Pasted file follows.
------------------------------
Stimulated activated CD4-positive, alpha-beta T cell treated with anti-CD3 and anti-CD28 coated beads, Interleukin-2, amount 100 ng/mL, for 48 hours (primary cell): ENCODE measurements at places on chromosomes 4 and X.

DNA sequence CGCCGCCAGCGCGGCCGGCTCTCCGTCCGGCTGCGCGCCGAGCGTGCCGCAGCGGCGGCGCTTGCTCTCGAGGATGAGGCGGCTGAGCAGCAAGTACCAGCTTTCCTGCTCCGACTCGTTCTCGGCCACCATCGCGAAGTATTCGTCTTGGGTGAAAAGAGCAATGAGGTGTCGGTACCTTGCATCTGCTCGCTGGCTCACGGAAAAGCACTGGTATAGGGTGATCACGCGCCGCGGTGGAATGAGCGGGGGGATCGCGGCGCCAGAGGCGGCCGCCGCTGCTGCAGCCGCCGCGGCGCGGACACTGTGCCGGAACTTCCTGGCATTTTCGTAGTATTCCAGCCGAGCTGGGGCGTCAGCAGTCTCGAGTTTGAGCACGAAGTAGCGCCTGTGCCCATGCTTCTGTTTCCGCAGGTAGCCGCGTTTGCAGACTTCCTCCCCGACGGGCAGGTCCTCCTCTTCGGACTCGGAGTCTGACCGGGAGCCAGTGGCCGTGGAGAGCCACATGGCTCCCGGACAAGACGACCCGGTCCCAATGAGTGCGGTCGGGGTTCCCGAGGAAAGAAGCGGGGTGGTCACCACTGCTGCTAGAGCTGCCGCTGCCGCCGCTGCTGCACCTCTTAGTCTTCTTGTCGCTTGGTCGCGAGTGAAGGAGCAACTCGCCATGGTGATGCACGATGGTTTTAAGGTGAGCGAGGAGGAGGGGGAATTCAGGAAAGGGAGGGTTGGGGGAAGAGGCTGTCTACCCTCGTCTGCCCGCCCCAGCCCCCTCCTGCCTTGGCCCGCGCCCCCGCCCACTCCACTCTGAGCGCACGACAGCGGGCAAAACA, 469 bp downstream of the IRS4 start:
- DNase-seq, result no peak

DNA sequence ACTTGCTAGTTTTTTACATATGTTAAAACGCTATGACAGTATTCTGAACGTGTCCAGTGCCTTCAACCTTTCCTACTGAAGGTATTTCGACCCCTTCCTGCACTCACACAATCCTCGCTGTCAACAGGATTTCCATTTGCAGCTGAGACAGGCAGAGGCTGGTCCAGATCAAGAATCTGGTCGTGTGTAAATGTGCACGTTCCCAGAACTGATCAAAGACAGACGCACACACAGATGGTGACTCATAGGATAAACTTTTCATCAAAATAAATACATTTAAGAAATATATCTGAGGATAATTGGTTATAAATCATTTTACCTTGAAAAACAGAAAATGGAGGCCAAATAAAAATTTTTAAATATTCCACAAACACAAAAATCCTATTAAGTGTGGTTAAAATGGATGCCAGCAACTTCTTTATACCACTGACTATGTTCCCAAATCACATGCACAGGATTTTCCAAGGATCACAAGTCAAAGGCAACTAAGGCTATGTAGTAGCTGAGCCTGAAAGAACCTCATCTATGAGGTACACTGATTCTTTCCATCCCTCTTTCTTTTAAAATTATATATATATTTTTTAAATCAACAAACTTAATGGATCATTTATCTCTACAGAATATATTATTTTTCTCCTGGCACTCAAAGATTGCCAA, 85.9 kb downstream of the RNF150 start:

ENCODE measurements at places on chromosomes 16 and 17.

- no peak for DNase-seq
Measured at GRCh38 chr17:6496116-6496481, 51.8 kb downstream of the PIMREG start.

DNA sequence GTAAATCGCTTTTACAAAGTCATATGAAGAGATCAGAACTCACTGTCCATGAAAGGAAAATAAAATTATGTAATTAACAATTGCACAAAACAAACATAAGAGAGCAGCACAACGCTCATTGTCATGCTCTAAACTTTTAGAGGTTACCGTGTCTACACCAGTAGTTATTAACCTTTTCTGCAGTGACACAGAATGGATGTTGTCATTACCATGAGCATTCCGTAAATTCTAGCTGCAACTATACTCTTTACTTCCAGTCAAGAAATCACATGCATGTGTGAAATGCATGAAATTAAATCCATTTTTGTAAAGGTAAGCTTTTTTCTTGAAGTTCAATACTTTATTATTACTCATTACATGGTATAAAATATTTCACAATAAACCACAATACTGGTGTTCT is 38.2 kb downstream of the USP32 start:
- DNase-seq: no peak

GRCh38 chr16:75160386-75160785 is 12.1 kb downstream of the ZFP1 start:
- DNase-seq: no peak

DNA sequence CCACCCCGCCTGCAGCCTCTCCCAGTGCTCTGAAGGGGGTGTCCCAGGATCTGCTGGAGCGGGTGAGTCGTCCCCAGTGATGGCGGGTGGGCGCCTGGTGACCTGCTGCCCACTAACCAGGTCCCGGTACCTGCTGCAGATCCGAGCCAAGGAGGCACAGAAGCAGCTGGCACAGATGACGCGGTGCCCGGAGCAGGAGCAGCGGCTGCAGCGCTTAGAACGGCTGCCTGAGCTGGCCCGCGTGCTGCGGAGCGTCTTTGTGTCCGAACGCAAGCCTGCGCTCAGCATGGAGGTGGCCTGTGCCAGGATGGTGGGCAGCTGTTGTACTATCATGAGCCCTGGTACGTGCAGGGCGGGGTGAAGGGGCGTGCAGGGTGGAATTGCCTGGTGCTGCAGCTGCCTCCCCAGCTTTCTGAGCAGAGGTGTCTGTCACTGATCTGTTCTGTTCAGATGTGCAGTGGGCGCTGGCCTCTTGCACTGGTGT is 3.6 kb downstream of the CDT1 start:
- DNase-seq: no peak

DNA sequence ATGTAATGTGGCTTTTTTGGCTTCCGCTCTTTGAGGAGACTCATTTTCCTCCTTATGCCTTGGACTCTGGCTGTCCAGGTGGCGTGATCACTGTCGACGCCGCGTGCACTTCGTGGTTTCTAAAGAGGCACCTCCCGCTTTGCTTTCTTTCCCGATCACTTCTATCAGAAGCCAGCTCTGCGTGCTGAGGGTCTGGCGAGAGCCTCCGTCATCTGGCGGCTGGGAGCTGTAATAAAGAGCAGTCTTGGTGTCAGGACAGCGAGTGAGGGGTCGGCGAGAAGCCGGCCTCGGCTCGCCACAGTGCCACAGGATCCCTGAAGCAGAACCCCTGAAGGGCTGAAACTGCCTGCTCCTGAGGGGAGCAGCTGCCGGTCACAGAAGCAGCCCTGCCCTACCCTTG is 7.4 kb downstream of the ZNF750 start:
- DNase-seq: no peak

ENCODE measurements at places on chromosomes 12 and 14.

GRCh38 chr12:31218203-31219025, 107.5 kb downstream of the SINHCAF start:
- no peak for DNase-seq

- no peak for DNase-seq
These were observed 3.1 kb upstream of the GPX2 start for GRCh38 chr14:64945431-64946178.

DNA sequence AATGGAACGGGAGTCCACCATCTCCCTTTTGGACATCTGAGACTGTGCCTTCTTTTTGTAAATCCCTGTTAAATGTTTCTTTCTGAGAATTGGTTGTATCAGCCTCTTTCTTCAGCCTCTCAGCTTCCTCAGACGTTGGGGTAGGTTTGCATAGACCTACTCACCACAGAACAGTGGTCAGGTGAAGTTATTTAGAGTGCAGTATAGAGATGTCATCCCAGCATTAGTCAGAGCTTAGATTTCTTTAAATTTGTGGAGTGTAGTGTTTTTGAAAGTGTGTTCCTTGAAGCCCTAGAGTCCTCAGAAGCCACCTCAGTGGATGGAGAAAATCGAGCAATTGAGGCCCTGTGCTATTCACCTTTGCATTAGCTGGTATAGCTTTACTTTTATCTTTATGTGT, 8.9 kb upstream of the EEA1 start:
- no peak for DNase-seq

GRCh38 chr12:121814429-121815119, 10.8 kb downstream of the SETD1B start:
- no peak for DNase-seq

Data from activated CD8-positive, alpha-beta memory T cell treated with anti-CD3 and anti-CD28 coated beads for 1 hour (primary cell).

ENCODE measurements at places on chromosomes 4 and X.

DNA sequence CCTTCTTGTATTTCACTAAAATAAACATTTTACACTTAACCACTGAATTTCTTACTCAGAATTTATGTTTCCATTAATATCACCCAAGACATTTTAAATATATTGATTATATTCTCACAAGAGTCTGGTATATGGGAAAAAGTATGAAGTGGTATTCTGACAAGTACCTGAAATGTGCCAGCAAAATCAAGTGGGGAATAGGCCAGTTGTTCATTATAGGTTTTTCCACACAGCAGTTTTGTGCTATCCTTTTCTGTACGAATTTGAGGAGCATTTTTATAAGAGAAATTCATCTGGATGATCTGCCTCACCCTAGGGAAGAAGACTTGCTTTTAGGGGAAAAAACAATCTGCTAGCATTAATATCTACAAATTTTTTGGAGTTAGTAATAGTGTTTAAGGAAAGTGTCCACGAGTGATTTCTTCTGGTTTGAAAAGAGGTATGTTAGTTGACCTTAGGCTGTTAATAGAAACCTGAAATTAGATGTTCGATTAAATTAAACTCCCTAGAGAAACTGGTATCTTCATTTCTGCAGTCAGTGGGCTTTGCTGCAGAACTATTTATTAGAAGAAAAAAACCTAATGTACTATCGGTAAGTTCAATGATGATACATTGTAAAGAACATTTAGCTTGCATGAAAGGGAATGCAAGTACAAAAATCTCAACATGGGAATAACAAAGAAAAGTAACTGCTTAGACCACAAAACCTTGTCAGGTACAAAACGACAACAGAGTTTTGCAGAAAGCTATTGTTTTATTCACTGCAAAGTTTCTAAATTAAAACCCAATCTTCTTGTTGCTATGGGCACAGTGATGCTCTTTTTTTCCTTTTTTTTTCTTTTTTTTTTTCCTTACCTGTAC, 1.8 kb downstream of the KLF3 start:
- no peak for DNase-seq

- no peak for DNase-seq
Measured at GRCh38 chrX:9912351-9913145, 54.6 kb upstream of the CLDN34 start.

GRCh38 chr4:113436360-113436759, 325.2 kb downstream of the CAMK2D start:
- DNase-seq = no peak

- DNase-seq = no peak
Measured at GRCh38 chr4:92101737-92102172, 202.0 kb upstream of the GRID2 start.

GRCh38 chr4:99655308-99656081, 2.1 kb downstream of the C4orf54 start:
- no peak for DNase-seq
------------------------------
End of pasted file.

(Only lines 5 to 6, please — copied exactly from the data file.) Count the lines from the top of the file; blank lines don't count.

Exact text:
ENCODE measurements at places on chromosomes 16 and 17.

- no peak for DNase-seq